Always know that your greatest source of information as to how you, your staff and your property are performing is right there in your operation - it’s your guest. You needn’t pay a “consultant” to tell you what you need to improve on. Your guest either already has, will or can tell you for free or relatively free. A mentor of mine once told me, “It’s very simple. Guests vote with their feet. If they don’t like what you are or what you have become, they will walk out the door and never come back. The trick is to get their input before they walk out.” If you want to know how you are doing, make a point to invite guests to lunch several times a month. The information you get will be very valuable.
This same approach works well with line staff as well. If your mid-level managers are not bringing issues to you, then walk the halls, listen for common threads of concern, and start to investigate. More often than not the only action required is to simply serve as the mediator between staff and manager to help them work through an issue.
But the most important advice would be to remember you are never too old or too experienced to learn! I learn something every day from the staff, supervisors, managers and especially the guests. Once you think you know it all, your fate in this industry is close at hand.
Describe the ideal experience at Sundara Inn & Spa.
To spend two to three days with the most important person or people in your life to experience the Sundara version of the 3 R’s – Relax, Rejuvenate and Reconnect.
How important are architecture/design to the success of Sundara Inn & Spa?
The soaring organic-style architecture, the feng shui interior design, the setting deep in a pine forest, they all help define the Sundara experience. Yet I believe it’s the energy and good intentions of our staff that have made us successful. The employees are the soul of Sundara, they are the mortar that holds together all the bricks that create the Sundara experience.
How do you motivate your employees?
Every employee is motivated in different ways; you can’t simply treat them all the same. You have to take the time to understand what inspires each person to perform at their highest level. It may be a just a thank you or public recognition for a job well done, while for others it’s more closely tied to money and time.
One food and drink left on earth, what would you choose?
Sushi and a Russian River Valley Pinot Noir, 2009 or 2010
What literature is on your bed stand?
I am dyslexic, so I do not read much, only what I have to, because it isn’t enjoyable, it’s truly a chore. I do listen to podcasts or books on tape, including pop culture documentaries about my rock idols like Jim Morrison, Eric Clapton, Keith Richards, Led Zeppelin and the Beatles. Lately, I have become interested in design and architecture and have subscribed to digital and print editions of magazines covering those fields.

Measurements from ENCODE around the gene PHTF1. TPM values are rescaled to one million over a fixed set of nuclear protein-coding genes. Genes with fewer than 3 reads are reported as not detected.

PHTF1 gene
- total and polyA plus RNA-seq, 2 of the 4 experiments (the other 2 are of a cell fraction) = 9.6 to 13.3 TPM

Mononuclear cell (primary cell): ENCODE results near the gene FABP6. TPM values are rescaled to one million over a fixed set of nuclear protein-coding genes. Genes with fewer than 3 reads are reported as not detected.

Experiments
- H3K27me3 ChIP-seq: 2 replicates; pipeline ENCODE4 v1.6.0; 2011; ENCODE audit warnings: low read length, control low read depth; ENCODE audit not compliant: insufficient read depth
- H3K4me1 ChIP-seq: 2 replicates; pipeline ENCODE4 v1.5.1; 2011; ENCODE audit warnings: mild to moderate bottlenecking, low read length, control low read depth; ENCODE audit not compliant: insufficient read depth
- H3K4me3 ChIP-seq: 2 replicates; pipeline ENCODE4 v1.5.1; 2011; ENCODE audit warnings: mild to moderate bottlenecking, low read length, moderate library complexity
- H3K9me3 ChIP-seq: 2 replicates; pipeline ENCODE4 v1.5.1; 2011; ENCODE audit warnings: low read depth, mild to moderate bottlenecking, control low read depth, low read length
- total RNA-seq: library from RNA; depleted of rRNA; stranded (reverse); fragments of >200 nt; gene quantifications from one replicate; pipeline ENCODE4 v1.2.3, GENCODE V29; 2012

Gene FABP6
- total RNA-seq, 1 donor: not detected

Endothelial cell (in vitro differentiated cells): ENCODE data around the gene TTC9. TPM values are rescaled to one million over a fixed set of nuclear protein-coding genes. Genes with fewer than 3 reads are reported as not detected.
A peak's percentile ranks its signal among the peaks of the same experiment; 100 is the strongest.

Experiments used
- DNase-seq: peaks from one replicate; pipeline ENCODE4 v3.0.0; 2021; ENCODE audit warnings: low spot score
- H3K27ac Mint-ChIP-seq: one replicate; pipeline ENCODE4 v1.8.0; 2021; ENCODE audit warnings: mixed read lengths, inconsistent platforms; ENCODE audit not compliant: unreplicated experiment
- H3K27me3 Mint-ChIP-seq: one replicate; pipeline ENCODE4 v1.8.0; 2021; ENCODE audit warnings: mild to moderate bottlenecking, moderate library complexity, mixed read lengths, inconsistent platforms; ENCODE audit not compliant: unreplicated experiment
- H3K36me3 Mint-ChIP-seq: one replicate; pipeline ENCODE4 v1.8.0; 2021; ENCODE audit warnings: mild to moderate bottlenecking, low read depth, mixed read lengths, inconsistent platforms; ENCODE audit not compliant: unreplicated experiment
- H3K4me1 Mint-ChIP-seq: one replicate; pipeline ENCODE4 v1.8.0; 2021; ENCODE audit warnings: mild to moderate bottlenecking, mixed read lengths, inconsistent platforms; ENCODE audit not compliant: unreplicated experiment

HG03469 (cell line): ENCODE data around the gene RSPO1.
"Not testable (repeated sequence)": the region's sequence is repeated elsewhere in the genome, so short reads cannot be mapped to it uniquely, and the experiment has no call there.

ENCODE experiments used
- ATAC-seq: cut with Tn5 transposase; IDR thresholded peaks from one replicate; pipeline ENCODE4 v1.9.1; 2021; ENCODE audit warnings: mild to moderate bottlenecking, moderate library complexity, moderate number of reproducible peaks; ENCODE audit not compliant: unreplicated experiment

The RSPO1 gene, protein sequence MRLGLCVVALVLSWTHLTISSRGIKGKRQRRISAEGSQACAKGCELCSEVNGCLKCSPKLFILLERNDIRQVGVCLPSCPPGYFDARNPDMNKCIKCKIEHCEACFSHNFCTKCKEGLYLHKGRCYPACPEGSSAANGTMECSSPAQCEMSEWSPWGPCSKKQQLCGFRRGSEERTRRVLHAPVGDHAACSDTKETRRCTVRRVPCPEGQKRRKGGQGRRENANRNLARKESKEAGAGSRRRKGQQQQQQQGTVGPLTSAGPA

Role model - business and personal?
Business – I would have to say the Oberoi Hotels & Resorts, they just do everything to the highest level.
Personal – my father, he was a great man! You won’t find his name on a building or in a book but he taught me an incredibly important lesson on how to be a good communicator. He taught me that no matter the situation, those around you are likely feeling just as shy, scared or out of place as you, so be the first one to extend your hand and start a conversation to put them at ease and you will make life easy for yourself and for them. I always said that my dad could go into a room with a 100 strangers and come out with a 100 friends! Having been taught that lesson has helped me tremendously in my career in hospitality.
Mentorship! I have been fortunate in my life to have three great mentors and I feel it is my duty to give back and pay forward.
Favorite travel destination?
Anywhere there is sun, sand, not many people and NO kids! I would have to say my favorite destination of late is India. I traveled there in 2013 to attend the Global Spa & Wellness Summit at which His Holiness the Dahlia Lama spoke. The state of Kerala in India in particular was absolutely awe-inspiring. It is rich in history, ceremony and tradition and its people are giving in a way I have never experienced. Most had not much more to give than a smile and kind word but they would have given you all they had. I would like to experience more of India in the future, especially northern India and the Himalayas.
What's next for Sundara Inn & Spa?
We are continually exploring new ways to be the best version of Sundara that we can be, always staying true to our mission of wellness in all we do. Good reason to stay tuned!